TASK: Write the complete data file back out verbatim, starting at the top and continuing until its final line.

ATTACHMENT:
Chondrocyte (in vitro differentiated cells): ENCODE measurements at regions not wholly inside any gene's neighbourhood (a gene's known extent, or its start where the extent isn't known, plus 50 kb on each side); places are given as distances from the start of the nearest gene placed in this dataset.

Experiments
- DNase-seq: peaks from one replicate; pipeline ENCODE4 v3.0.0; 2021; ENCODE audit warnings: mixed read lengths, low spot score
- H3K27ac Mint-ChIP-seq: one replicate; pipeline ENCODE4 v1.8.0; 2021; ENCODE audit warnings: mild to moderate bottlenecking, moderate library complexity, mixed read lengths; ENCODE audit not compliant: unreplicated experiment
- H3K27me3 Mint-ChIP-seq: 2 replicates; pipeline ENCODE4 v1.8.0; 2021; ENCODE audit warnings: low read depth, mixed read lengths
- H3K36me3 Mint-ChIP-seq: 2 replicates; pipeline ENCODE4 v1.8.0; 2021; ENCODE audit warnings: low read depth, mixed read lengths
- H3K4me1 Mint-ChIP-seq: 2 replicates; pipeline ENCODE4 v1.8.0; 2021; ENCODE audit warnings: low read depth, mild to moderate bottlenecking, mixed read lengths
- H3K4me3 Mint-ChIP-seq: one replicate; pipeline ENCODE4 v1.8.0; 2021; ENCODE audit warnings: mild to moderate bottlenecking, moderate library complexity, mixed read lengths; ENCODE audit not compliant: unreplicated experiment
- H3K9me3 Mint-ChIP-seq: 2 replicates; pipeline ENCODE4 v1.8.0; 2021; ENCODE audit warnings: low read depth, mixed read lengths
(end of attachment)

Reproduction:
Chondrocyte (in vitro differentiated cells): ENCODE measurements at regions not wholly inside any gene's neighbourhood (a gene's known extent, or its start where the extent isn't known, plus 50 kb on each side); places are given as distances from the start of the nearest gene placed in this dataset.

Experiments
- DNase-seq: peaks from one replicate; pipeline ENCODE4 v3.0.0; 2021; ENCODE audit warnings: mixed read lengths, low spot score
- H3K27ac Mint-ChIP-seq: one replicate; pipeline ENCODE4 v1.8.0; 2021; ENCODE audit warnings: mild to moderate bottlenecking, moderate library complexity, mixed read lengths; ENCODE audit not compliant: unreplicated experiment
- H3K27me3 Mint-ChIP-seq: 2 replicates; pipeline ENCODE4 v1.8.0; 2021; ENCODE audit warnings: low read depth, mixed read lengths
- H3K36me3 Mint-ChIP-seq: 2 replicates; pipeline ENCODE4 v1.8.0; 2021; ENCODE audit warnings: low read depth, mixed read lengths
- H3K4me1 Mint-ChIP-seq: 2 replicates; pipeline ENCODE4 v1.8.0; 2021; ENCODE audit warnings: low read depth, mild to moderate bottlenecking, mixed read lengths
- H3K4me3 Mint-ChIP-seq: one replicate; pipeline ENCODE4 v1.8.0; 2021; ENCODE audit warnings: mild to moderate bottlenecking, moderate library complexity, mixed read lengths; ENCODE audit not compliant: unreplicated experiment
- H3K9me3 Mint-ChIP-seq: 2 replicates; pipeline ENCODE4 v1.8.0; 2021; ENCODE audit warnings: low read depth, mixed read lengths